The wolves were catching up to me at an alarming rate, and to lose their trail, I began to crawl through the dirt and the brush, hoping to escape their notice.

Tears pricked my eyes as thorns tore through my skin, and I choked down a sob. It was an effort now to even crawl. I noticed a dip in the earth in front of me, and a song of flowing water. I realized that the land sloped downward to a rushing river below and slid down the slab of dirt and rocks until I sat at the water’s edge.

The white noise provided by the water rushing downstream covered the labored panting that left my mouth as I contemplated if I was strong enough to swim across the river. I had not yet reached four feet in height, and the water would quickly cover my head. The sound of the wolves approaching helped me to make my decision, and there was a cry from behind me as I plunged into the water.

However, I had miscalculated, and the water moved much faster than I had anticipated. I was quickly pulled under the surface, and I struggled to reach the top for air.

Fighting. I was always fighting. Fighting for my life, and my place in this world. Did I even have one? I began to contemplate the idea that there really was not a place for me, that I was meant to be abandoned by the wolves and left to drown.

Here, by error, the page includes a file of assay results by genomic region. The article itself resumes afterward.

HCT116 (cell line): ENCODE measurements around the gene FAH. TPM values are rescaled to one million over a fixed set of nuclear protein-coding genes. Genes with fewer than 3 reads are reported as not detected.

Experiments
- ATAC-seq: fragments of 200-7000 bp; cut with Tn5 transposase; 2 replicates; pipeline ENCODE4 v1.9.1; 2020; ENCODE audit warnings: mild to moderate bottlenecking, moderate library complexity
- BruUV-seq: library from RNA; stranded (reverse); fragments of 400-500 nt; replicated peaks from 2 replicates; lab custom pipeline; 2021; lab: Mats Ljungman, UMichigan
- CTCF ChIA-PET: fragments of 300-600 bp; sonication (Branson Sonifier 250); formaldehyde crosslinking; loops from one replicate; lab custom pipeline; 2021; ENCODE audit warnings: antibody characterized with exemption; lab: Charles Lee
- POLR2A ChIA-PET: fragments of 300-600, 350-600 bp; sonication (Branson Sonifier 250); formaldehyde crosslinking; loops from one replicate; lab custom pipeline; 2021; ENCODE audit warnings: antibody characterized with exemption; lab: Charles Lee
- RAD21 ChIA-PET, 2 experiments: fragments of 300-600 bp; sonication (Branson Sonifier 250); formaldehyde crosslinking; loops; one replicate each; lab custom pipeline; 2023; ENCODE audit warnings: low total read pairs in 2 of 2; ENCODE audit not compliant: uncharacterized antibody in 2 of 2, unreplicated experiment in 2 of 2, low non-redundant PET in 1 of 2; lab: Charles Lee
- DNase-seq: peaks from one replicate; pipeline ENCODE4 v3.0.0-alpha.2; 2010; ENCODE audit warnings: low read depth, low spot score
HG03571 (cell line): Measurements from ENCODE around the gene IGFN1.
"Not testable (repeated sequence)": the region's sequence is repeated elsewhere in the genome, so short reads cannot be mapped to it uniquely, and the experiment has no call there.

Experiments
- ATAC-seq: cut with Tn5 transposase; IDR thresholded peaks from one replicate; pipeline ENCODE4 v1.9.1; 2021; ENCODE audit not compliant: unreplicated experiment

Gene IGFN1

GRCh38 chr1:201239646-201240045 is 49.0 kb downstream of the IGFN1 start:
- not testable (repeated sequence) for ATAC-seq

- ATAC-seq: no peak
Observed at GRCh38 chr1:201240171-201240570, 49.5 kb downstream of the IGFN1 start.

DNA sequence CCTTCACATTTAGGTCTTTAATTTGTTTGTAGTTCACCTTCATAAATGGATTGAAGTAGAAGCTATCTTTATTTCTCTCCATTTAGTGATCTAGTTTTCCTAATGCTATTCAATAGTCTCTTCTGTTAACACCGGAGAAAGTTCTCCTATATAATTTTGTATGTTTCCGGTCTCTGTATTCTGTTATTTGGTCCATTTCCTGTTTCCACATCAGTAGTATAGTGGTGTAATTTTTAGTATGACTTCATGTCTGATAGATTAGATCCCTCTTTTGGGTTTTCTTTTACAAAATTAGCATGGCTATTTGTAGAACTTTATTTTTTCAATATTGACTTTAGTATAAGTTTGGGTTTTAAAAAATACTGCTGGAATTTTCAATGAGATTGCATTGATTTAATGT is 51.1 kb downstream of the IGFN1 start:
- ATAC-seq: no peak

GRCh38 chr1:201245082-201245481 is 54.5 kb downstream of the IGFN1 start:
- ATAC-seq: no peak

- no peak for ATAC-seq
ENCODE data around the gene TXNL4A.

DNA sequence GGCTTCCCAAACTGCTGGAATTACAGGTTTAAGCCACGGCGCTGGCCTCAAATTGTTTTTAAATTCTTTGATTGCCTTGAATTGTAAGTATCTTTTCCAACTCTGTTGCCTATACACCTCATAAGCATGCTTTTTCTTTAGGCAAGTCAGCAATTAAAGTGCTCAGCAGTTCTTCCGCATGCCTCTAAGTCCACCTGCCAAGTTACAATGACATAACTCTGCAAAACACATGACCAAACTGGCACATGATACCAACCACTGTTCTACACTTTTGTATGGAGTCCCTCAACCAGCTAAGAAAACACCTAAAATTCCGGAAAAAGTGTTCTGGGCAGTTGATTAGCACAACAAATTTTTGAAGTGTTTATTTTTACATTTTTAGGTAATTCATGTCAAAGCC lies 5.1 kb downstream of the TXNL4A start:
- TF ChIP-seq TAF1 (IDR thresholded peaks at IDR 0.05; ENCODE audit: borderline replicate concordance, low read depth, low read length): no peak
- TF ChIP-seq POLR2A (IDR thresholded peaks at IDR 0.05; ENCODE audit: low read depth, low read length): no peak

A hand shot through the water and yanked me onto the bank just as I was beginning to accept my fate, and I shouted as I was slung over a sturdy shoulder.

“No!” I screamed, “I won’t be abandoned again!” I shrieked, trying to squirm of out the strong grip that held me in place. I could barely make out the child services van through my tears and the blinding red and blue flashing lights.

There was shouting all around me, but it may as well have been the growls of animals as far as I was concerned.

I won’t go. I won’t. I-

The resounding bang that blasted through the forest woke me from my terror induced hallucinations. I had been on the ground, screaming as one of the animals had been tearing at my armored shoulder. There would be bruising for sure, and maybe worse damage if the wolf didn’t now lay beside me in a pool of its own blood, a gaping hole in its neck. I barely registered Lyra hauling me to my feet, until Frederick spoke.      

“What happened to staying in the cave?” he chided.

I took a deep gulp of air, centering myself as I met his tea green eyes. “That was hours ago,” I said. “I didn’t think you were still coming.”

Frederick rolled his eyes and clapped a hand against my shoulder. I took one last look at the wolf, before following them through the woods. I had made a calculated choice, and it had been a mistake, I realized. My pack was here, and they wouldn’t be leaving without me.

Kylie McKenzie is a creative writing student at Full Sail University. In her spare time, she trains in Krav Maga and firearms defense tactics. She spent eight years studying martial arts and enjoys military-style fiction. Kylie enjoys riding short-board, painting, and music.